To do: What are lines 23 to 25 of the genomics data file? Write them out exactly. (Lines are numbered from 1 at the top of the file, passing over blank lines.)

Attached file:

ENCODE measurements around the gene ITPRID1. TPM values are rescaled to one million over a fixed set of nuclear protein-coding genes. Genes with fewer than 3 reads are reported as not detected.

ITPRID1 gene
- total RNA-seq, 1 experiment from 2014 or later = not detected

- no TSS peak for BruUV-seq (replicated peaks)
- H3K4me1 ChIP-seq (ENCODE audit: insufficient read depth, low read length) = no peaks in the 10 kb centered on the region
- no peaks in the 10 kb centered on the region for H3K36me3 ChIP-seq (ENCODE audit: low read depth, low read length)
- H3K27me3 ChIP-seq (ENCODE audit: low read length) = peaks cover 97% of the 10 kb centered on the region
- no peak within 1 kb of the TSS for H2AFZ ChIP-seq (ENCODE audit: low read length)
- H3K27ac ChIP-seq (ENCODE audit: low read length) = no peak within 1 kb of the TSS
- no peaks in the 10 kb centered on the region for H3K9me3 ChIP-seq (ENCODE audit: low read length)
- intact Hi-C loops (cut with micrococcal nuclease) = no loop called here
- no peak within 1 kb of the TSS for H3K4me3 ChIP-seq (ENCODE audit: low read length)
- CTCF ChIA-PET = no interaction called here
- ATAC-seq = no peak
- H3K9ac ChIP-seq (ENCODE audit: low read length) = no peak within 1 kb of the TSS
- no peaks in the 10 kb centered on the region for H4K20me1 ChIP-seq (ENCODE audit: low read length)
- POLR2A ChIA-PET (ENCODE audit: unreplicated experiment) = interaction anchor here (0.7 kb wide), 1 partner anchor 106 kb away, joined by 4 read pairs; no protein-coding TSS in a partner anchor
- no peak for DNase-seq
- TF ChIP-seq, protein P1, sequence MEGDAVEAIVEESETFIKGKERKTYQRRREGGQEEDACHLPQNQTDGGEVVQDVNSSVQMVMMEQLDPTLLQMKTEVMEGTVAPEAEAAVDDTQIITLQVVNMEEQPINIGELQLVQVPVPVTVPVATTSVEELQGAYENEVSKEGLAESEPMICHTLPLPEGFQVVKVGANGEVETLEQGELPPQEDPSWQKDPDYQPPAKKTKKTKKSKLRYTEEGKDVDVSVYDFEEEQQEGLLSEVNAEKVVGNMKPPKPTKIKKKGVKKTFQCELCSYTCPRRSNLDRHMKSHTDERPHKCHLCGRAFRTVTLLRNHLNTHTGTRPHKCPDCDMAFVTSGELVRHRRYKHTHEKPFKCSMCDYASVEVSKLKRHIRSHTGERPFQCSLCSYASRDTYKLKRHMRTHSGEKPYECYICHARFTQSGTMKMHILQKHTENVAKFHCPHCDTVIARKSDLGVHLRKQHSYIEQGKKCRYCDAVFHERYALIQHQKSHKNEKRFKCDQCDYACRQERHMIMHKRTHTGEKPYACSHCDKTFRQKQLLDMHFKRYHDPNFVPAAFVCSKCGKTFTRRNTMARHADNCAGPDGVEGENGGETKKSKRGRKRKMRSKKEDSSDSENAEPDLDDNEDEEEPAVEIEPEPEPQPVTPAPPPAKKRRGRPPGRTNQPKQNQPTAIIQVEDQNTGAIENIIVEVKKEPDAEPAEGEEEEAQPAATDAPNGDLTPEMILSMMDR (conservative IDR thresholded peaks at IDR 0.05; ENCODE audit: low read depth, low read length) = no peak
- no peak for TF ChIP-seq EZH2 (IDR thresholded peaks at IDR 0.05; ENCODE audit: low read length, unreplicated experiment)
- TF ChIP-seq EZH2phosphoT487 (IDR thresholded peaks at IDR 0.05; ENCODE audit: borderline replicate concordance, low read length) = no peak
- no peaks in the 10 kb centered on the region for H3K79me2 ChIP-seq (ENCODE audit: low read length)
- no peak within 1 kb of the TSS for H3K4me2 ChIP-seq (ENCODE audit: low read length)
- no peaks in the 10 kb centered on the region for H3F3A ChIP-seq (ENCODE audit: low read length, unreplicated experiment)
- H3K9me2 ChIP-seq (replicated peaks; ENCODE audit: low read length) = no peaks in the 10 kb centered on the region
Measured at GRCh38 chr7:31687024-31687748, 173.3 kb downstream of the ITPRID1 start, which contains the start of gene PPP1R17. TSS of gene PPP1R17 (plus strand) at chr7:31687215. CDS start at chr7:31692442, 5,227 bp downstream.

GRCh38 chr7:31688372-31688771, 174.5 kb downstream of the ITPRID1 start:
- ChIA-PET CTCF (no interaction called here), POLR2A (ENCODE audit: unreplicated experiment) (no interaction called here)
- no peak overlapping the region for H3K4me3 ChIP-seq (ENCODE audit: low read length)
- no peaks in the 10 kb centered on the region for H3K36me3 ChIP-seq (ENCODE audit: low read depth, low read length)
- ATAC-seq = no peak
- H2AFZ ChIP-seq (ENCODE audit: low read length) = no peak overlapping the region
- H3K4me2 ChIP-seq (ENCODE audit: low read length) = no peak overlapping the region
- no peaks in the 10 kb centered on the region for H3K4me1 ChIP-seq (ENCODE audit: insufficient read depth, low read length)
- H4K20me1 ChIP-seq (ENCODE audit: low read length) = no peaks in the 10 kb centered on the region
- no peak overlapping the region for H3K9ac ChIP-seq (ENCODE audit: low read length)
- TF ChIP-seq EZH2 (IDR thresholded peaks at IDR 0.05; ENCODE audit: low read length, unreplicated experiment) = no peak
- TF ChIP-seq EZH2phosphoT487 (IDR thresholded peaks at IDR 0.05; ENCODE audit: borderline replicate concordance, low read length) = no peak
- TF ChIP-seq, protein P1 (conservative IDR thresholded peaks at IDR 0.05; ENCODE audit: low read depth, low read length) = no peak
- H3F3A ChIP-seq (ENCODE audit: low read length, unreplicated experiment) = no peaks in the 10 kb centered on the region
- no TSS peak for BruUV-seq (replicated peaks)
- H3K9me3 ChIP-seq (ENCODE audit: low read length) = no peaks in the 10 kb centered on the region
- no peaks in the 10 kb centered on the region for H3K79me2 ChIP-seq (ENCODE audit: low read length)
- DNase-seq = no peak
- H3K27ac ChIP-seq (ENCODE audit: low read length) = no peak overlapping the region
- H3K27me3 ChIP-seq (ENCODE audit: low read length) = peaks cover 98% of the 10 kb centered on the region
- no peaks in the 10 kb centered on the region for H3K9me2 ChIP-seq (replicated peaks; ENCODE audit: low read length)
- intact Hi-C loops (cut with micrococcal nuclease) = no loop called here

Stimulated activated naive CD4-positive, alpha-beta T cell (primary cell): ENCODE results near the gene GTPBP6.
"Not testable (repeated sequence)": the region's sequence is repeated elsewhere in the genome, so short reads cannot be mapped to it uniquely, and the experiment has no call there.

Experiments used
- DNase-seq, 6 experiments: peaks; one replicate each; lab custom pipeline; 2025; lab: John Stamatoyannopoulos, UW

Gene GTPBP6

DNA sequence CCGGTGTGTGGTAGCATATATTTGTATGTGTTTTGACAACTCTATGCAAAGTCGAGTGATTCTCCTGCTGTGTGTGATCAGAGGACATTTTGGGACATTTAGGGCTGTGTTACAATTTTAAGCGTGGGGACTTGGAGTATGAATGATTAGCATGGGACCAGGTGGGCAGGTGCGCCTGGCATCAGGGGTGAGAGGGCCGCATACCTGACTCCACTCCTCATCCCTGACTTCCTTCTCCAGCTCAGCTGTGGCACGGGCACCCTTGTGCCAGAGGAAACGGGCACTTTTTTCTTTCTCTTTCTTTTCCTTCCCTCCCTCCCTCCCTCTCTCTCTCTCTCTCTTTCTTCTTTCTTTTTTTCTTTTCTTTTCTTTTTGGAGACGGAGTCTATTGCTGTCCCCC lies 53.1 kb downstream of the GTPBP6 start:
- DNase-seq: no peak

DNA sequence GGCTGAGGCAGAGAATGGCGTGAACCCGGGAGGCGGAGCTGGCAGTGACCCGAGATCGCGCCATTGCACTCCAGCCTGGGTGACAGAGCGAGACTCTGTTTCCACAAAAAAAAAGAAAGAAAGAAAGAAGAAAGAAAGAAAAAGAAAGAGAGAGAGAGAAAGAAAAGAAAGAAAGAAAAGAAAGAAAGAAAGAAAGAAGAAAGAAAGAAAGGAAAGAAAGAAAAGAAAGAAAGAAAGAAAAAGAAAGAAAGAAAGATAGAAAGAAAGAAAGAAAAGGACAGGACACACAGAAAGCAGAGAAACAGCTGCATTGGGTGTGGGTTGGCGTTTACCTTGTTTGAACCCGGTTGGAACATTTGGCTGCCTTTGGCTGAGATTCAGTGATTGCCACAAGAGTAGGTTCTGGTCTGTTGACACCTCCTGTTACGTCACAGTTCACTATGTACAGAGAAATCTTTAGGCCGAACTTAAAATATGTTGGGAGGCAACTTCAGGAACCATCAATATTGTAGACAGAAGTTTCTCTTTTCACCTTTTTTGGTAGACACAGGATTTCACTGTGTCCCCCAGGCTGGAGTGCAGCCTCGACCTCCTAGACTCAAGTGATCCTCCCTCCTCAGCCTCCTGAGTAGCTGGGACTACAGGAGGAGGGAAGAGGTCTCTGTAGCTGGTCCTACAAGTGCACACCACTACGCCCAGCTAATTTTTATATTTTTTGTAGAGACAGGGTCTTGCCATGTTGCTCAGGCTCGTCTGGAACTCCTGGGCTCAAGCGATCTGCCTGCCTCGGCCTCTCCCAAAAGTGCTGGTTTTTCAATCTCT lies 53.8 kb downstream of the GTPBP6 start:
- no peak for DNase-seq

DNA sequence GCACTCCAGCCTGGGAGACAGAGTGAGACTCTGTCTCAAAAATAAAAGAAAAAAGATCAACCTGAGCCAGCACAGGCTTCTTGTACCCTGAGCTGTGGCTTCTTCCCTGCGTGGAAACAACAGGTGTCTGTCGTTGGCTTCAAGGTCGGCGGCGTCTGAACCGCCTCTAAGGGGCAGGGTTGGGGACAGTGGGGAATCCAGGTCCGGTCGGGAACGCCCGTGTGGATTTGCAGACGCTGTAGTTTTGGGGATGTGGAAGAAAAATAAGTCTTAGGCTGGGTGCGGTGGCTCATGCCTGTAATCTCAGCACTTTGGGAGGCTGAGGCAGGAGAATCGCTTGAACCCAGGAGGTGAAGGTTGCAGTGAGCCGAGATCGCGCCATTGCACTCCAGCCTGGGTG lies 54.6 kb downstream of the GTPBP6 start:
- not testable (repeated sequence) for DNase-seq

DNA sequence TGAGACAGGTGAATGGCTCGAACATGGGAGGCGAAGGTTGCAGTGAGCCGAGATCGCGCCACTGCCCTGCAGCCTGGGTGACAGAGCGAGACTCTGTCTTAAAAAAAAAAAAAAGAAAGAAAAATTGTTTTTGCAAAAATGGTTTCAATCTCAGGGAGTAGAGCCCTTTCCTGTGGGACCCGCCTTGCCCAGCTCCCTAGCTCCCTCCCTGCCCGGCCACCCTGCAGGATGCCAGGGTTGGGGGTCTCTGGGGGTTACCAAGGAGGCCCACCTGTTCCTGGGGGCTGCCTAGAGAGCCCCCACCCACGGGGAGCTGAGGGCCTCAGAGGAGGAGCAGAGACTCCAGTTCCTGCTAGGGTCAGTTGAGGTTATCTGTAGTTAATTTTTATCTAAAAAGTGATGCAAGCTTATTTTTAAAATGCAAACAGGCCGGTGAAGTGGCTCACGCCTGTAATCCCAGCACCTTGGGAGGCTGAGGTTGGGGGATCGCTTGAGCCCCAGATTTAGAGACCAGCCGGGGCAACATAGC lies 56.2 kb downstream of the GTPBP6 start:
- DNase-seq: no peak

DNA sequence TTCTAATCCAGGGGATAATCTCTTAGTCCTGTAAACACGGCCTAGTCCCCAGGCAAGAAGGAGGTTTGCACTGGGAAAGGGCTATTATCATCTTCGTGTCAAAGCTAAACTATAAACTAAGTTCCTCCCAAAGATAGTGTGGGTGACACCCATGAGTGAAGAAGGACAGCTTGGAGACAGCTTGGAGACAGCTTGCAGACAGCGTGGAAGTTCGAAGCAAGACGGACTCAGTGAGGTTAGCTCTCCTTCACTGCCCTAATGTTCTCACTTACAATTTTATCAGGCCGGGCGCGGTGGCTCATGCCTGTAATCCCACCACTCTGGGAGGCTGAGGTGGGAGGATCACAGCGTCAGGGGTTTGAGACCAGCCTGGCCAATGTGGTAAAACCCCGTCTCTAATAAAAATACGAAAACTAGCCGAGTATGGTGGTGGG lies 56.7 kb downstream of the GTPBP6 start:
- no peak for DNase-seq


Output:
- no peak within 1 kb of the TSS for H3K4me2 ChIP-seq (ENCODE audit: low read length)
- no peaks in the 10 kb centered on the region for H3F3A ChIP-seq (ENCODE audit: low read length, unreplicated experiment)
- H3K9me2 ChIP-seq (replicated peaks; ENCODE audit: low read length) = no peaks in the 10 kb centered on the region